Getting a traffic ticket can be a stressful event for some people. There are various types of violations you might be accused of when receiving a traffic ticket, with one of the most common traffic violations being a speeding ticket. If you feel you were unjustly given the ticket and you want to avoid the penalties that come with it, there are some things you can do to try to get the traffic ticket waived.
Study the traffic ticket carefully. If you find mistakes, such as not listing your name properly or failing to list a specific traffic violation, be prepared to explain this to the judge and ask that the ticket be waived.
Go to the notice hearing for the traffic ticket. Plead "not guilty" in front of the judge. The judge will then assign a date for your trial in which you will need to reappear in court. If you found mistakes on the ticket, mention them and ask that the ticket be waived. The judge might waive it on the spot.
Read More: How to Get a Copy of a Traffic Ticket
Find out your state's laws for a fair and speedy trial for the type of violation for which you've been accused. If the date you are to appear in court goes beyond this time frame, you can get the ticket waived.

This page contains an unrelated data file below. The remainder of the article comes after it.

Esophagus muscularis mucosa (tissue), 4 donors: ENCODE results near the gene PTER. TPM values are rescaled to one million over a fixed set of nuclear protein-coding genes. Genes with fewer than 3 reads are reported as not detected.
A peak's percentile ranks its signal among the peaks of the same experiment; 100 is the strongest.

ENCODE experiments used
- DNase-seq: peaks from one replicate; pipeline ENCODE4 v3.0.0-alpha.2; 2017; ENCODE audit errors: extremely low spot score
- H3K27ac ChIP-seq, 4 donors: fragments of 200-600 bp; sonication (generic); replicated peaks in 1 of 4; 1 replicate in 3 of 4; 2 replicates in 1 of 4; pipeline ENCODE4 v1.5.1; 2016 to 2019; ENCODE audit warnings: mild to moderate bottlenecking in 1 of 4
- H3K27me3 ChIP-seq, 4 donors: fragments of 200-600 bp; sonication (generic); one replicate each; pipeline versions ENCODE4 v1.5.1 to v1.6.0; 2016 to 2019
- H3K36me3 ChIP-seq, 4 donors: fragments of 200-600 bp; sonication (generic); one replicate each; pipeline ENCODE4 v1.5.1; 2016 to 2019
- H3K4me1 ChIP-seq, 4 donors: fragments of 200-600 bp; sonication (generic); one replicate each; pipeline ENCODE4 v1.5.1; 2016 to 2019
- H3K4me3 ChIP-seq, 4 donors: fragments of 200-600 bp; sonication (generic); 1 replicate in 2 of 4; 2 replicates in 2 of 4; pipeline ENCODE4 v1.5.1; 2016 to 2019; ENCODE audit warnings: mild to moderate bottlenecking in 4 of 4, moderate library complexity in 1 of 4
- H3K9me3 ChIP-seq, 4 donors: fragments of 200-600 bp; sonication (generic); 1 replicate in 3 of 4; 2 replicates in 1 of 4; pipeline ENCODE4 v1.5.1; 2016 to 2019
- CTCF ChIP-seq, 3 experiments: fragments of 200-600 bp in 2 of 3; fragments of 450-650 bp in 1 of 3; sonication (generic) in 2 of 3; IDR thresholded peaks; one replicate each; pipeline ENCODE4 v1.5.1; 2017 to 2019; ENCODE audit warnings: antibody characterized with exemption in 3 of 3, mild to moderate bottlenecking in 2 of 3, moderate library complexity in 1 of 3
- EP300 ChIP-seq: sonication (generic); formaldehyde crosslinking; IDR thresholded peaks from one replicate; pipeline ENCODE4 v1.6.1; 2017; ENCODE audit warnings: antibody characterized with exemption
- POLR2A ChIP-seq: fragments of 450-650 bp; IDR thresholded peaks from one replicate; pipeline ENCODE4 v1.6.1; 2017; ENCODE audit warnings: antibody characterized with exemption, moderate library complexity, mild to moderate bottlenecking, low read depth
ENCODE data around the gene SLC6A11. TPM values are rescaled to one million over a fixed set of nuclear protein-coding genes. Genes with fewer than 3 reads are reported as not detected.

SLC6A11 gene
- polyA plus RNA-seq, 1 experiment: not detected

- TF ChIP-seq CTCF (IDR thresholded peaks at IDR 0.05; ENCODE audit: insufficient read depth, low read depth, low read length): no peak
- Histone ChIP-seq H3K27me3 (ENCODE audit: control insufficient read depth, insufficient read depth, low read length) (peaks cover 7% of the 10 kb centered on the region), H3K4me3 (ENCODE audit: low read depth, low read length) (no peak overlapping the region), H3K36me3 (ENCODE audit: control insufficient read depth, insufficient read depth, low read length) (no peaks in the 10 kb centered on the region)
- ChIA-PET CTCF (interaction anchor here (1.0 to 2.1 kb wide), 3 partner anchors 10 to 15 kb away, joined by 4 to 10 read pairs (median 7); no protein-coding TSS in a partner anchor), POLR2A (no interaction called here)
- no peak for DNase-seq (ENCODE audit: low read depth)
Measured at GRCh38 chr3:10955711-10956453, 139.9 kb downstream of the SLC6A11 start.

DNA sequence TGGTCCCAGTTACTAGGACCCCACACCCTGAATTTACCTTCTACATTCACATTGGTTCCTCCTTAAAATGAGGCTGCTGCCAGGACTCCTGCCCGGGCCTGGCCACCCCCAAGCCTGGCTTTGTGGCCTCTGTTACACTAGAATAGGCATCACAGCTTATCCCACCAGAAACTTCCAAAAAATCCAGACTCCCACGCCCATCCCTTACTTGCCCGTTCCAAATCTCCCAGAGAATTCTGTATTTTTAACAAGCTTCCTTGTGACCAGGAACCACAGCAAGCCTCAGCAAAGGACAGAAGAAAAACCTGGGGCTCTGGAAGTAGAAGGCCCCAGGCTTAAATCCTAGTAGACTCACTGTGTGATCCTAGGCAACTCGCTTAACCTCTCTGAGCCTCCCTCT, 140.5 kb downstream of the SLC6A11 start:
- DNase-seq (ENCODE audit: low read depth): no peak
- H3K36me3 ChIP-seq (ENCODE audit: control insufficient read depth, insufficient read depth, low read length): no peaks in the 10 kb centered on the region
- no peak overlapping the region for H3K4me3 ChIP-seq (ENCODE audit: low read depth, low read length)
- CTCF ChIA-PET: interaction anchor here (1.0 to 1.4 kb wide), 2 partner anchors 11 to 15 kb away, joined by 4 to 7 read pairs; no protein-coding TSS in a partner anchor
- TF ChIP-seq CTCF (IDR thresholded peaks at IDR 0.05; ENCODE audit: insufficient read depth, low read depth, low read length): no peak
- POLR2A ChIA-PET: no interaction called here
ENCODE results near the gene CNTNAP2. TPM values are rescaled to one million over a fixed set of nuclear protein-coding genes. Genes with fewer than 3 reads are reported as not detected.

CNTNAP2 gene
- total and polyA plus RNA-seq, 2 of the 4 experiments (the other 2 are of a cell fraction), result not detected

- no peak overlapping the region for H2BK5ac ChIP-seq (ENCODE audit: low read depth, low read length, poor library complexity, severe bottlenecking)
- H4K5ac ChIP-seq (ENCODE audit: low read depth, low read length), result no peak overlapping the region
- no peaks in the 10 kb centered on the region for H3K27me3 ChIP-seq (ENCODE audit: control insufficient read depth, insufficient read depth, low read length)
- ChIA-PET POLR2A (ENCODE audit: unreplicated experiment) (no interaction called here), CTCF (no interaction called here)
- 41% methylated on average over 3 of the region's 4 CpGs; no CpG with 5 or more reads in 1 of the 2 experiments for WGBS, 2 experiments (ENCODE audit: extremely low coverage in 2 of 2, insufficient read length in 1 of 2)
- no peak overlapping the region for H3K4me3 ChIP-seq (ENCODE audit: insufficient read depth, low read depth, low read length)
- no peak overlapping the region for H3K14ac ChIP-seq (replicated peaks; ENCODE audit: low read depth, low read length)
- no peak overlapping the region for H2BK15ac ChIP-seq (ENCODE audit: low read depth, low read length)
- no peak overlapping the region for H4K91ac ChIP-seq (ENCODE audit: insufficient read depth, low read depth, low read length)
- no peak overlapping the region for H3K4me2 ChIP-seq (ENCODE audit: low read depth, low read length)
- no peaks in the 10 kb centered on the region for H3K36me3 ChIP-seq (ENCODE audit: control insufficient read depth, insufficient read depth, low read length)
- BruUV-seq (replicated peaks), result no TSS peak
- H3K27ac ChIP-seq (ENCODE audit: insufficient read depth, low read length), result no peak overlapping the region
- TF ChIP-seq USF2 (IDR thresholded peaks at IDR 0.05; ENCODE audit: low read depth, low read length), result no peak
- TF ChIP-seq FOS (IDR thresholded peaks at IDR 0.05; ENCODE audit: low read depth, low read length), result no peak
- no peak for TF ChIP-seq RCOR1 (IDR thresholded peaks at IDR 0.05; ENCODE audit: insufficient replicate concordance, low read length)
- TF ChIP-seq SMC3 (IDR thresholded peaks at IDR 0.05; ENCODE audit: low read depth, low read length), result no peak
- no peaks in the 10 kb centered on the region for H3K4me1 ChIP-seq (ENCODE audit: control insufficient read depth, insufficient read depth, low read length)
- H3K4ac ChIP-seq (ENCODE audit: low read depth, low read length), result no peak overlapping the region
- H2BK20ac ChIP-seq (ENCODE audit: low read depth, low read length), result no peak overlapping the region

Gather evidence in your favor. This can be witness testimonies or statements or evidence attempting to prove the police officer did not have a clear view of your vehicle when witnessing the alleged violation. Photographs can be used in this case, along with witness testimony, if possible. Another option is to prove that the violation you committed was necessary for safety, such as driving over the speed limit to get ahead of the car in front of you to allow an ambulance to get by.
Explain your case to the judge on the day you are to appear in court. Bring any witnesses willing to speak on your behalf and let them talk as well. Hopefully, once the judge hears your side of the story, the traffic ticket will be waived.
J. Johnson has been completing freelance writing work since September 2009. Her work includes writing website content and small client projects. Johnson holds a degree in English from North Carolina State University.